A citizens’ advisory task force on Wednesday submitted its final recommendation for cleaning up the air in the Upper Green River Basin to the Wyoming Department of Environmental Quality (DEQ), prompting praise from Gov. Matt Mead.

The DEQ will now review and consider that task force recommendations for reducing ozone in the basin in the western part of the state in which a combination of oil/gas production and cattle grazing has contributed to the air quality issues (see Daily GPI, June 22). Environmental groups have threatened legal action over the issue in the western basin (see Daily GPI, Oct. 5, 2011).

Recommendations from the 26-member task force covered potential rules and regulations for existing sources, such as the oil/gas production, leak detection/repair and monitoring/reporting requirements to the DEQ among a list of 11 areas for consideration. Members included residents and local government, industry, state government and federal government representatives, along with a representative from the governor’s office.

“The members of the task force brought different perspectives and came together in a productive manner,” Mead said. “I appreciate the many hours they contributed to this important issue, and I look forward to the DEQ’s analysis of their recommendations.”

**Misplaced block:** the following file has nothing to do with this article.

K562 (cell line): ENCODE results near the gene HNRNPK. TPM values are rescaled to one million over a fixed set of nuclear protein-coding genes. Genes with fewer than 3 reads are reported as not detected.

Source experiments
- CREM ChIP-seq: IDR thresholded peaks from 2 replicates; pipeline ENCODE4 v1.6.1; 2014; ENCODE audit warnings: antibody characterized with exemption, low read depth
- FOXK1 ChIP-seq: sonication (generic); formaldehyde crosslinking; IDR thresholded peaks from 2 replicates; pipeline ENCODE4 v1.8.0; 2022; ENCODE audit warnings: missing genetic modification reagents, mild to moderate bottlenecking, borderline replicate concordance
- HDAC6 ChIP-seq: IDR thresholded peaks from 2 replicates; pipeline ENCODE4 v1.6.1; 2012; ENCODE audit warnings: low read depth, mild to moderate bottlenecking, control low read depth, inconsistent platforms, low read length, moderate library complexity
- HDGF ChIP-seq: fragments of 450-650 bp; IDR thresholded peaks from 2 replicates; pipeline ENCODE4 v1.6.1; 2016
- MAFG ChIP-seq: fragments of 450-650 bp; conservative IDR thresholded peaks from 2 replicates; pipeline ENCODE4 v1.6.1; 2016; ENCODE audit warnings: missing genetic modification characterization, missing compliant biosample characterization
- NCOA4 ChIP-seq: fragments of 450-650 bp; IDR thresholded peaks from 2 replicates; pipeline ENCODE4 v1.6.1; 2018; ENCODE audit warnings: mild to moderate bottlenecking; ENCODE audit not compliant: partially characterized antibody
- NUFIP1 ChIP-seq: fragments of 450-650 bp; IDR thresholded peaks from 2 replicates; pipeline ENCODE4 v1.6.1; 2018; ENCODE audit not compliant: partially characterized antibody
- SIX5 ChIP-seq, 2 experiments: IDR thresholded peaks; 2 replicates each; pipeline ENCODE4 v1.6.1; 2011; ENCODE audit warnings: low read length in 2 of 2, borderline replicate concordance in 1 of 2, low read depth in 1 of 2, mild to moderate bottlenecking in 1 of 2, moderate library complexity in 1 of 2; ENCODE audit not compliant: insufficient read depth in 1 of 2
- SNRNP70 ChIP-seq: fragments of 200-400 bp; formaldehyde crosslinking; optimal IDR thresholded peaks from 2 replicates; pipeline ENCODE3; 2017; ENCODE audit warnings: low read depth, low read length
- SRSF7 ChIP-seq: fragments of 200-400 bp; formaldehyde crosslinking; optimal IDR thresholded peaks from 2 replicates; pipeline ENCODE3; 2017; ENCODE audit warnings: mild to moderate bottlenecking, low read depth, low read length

Last year during Mead’s initial months in office, there were six smog alerts before the end of March for the Pinedale natural gas production area in western Wyoming (see Daily GPI, March 15, 2011). Mead, major producers and the DEQ worked to address a six-year-old air quality attainment issue that had seemed to be in remission over the previous two years (2009-2010).

The state and gas industry have wrestled with elevated ozone levels ever since as they have occurred at unusual times in the winter when conditions cook up atypical amounts of ozone from the gas drilling operations’ air emissions at Pinedale, the nation’s third largest gas production field.

Among the task force recommendations is one to “require contingency plans” for development and implementation by “all oil and gas operators throughout the nonattainment area,” along with promoting “expanding contingency plans to other commercial and government entities as practicable.”

There is also the call for rules, regulations and/or policy “to reduce emissions from existing oil/gas stationary sources throughout the nonattainment area” (including but not limited to storage tanks, dehydration units, pressurized process vessels, natural gas-fired equipment, etc.).”

John Corra, DEQ director, said his agency will take “the next few months” to evaluate the recommendations.

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